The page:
When it comes to the peace process, conventional wisdom has always asserted that extremists are the reason for its failure.
Eric Budd disagrees. Budd believes that extremists are predictable and that they can be dealt with and argued with. From the very first page of his book to the last, the author argues that it is the moderates who killed the Oslo Accords.
Budd argues his controversial point of view well. After all, he reasons, it is the moderates who are the political players. They are the ones involved in the process of back and forth. The hawks rejected all ideas of peace and the doves were unrealistic. So that left the moderates — in Israel, that was Rabin and for the Palestinians, it was Abbas.
The author asserts that both Rabin and Abbas were ambivalent during the period of the Oslo Accords and their ambivalence prevented them from coming to a serious agreement.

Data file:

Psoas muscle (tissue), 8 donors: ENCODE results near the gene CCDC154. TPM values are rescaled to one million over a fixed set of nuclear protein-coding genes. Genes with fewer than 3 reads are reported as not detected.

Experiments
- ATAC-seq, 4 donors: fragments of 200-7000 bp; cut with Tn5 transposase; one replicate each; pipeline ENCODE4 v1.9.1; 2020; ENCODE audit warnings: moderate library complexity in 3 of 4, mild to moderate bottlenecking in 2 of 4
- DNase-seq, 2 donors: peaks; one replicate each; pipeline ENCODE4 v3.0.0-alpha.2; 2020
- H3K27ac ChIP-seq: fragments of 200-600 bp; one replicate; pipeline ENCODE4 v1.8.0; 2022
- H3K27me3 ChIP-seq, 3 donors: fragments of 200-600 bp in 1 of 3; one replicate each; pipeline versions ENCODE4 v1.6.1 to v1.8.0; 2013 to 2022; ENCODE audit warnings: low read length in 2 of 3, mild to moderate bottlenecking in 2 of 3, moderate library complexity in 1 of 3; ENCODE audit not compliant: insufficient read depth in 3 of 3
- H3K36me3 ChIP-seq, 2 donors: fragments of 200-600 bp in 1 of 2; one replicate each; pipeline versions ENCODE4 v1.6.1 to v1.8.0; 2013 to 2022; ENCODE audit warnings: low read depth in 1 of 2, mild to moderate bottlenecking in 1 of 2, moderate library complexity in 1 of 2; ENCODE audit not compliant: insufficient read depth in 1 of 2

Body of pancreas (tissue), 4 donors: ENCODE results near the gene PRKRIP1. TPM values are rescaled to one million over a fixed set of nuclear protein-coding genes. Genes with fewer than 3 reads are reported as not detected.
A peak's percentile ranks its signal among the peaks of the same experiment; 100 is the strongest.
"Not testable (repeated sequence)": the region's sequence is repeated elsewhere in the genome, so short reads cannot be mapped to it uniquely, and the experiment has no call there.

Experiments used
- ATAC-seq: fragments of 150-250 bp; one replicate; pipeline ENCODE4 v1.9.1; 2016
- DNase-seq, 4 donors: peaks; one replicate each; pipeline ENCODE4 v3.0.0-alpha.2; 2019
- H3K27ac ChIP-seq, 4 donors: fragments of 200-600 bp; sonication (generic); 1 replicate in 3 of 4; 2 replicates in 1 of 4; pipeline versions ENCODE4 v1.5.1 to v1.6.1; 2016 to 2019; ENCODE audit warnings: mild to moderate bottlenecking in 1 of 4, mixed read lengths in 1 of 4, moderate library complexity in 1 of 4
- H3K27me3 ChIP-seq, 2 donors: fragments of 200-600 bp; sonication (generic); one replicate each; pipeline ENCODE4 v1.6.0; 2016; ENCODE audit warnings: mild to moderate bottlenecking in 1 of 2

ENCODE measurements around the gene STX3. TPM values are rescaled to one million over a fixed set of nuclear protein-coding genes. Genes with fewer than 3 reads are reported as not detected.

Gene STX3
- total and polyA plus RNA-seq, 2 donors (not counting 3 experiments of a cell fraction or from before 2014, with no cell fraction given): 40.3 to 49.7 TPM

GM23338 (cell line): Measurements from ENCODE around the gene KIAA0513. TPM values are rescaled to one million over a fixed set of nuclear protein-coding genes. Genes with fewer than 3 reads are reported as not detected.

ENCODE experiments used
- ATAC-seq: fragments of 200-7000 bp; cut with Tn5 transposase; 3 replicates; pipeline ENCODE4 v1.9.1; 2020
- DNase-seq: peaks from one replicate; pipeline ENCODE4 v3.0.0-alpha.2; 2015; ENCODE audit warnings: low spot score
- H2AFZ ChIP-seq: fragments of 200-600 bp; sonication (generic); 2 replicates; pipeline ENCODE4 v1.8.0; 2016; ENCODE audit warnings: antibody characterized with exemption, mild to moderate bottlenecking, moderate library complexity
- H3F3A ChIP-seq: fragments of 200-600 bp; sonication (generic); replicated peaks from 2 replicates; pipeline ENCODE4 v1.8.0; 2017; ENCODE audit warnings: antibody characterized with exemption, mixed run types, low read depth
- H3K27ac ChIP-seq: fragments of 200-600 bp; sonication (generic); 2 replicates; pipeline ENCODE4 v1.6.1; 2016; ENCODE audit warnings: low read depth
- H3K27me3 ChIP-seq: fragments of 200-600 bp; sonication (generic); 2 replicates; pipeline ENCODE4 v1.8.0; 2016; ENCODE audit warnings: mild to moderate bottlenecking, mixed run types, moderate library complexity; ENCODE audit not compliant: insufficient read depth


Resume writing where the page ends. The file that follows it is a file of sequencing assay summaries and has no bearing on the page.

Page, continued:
His argument is based on three principles. First, when there is asymmetrical power, the powerful side will use the imbalance to help their side. Next, because there is ambivalence neither side will want to push for a resolution. And last of all, moderates will be stuck in the ambivalence and not be able to create a deal.
Whether Budd is correct or not, his thesis is fascinating. The book is filled with documents and footnotes, giving the reader the ability to decide based on the original material.